This article explores your options to access your GSM cell phone from a linux system, and manipulate SMS and phonebook entries.
Doesn’t provide hints about how to unlock a GSM cell phone though
As usual it started with what seemed to be a simple need : I wanted to backup the contacts SIM card’s memory. I installed and tried various pieces of software with various but consistently disappointing results :
- kmobiletools : neat GUI, able to load the phonebook, but no option to export it to a file or restore it (but it works great if you want to send SMS from your computer with your mobile attached)
- kandy : nice interface, and is supposed to be able to sync your KDE AddressBook … but as far as my test went, it was not able to connect to my cell phone (maybe it will work with yours)
- xgsm / gsmlib : this one’s GUI is ugly, but at least it was possible to connect to the cell phone and save the phonebook to a file… but unfortunately it failed to restore it !!!
- KitchenSync was supposed to be a kind of universal sync tool, but as far as I’m concerned I didn’t manage to get anything out of it
You might first give a try to those tools and the others, they didn’t work for me but it doesn’t mean it won’t work for you !
Connecting the data cable
First let’s plug that data cable you bought for your cell phone from any mobile phone shop or from ebay.
Here’s what shows up with a dmesg :
[492737.436000] usb 2-2: new full speed USB device using uhci_hcd and address 5
[492737.604000] usb 2-2: configuration #1 chosen from 1 choice
[492737.604000] cp2101 2-2:1.0: cp2101 converter detected
[492737.720000] usb 2-2: reset full speed USB device using uhci_hcd and address 5
[492737.868000] usb 2-2: cp2101 converter now attached to ttyUSB0
Looking up in google to know what is a CP2101 … This “USB data cable” is just a USB attached Serial Adapter (RS232 interface), which you can use like any other serial port under linux and which is now attached to /dev/ttyUSB0.
Connecting to the cell phone over this serial port
What then came to my mind is to use a terminal emulator capable of talking over a serial line. There are many such tool (minicom, kermit, hyperterminal … pick your favorite one). I tend to use cu for this purpose.
spaghetti% cu -h -s 38400 -l /dev/ttyUSB0
Hmm that was easy … For the parameters, here is the explanation :
- -h : turns on local echo (for you to see what you type in)
- -s : chooses the speed
- -l : chooses the tty matching the serial port you want to use
Trying a few commands
Some more googling and it turns out that one talks to his GSM cell phone as one would talk to those old RTC modems, using “AT-commands”. Those AT-commands are fairly standardized in the GSM specifications.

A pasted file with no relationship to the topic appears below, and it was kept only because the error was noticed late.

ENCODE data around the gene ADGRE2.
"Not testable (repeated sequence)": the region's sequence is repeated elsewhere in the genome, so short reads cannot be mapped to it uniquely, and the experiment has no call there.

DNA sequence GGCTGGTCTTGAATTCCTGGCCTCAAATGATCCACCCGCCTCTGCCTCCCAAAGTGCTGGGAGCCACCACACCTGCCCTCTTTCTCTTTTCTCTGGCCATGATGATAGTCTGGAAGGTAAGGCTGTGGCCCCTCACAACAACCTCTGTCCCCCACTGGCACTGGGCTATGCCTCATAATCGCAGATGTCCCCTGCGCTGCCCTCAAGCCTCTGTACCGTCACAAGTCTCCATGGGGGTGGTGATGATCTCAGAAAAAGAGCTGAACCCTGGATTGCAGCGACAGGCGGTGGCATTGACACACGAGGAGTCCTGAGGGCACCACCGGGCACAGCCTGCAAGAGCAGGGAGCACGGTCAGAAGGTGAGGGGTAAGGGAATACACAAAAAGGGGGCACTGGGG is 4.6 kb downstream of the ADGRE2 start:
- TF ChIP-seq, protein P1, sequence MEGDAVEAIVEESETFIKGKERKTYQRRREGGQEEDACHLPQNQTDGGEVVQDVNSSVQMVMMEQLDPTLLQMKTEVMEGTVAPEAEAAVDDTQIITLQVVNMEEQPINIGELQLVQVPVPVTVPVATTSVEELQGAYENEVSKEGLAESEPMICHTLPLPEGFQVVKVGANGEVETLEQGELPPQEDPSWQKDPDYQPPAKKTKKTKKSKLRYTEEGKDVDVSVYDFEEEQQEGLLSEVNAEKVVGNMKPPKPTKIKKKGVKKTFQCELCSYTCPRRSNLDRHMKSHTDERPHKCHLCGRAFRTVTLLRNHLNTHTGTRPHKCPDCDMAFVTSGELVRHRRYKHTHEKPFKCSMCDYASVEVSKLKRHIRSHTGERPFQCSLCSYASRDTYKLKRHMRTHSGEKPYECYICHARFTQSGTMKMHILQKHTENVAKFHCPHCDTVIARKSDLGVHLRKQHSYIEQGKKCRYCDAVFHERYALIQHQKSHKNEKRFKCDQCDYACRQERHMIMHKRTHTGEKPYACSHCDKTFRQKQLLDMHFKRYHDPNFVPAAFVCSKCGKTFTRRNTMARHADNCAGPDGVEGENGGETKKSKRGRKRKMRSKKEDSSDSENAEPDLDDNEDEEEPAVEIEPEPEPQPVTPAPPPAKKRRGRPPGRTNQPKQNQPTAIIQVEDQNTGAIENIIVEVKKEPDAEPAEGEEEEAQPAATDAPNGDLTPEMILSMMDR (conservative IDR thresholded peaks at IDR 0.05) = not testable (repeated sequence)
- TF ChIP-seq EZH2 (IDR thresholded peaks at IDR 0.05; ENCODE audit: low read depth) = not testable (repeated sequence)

For example, here is how to seek an entry from the phonebook (“PB“) on the SIM card (the “SM” storage). Note that the ^M are the enter I type in :
spaghetti% cu -h -s 38400 -l /dev/ttyUSB0
+CPBR: 13,"33123456789",145,"Some Dude"
We first selected the phonebook storage “SM” (the SIM card) and then fetched the 13th record out of it. The 145 which came along means the phone number is in international form (you have to add a “+” ahead of it when dialing).
Let’s write an entry :
+CPBR: 61,"1234",129,"Name Dude"
First we wrote the entry with the AT+CPBW command then read it back with AT+CPBR. The 129 means the phone number is not in its international form.
Now we could send an SMS :
> Did you get that ?^Z
First we specify that the SMS will be in “text format” with the AT+CMGF command. Then we send the SMS with the AT+CMGS command. First the number, then the text which is terminated with a ^Z.
Scripting, anyone ?
Of course, you might want to automate this all. You might want to backup / restore your SIM card, send an SMS from a script and so on …
For such purposes, there is a Perl module Device::Modem which will let you send AT-commands and get results very simply. And I am currently writing the Device::Modem::GSM module which will make it easy to interact with a GSM mobile phone.
This post barely scratches the surface of what you can do by using AT-commands with your mobile. You can read about all the other commands in the GSM reference on AT-commands, which you’ll find on the internet with a wisely built search query.
Developers’ home runs a nice technical tutorial about SMSes too.
Question to the readers
As I said, I am currently writing a Perl module to simplify GSM automation. I had in mind phonebook operations and SMS sending … What other features would you like to see implemented ?
Your ideas in the comments !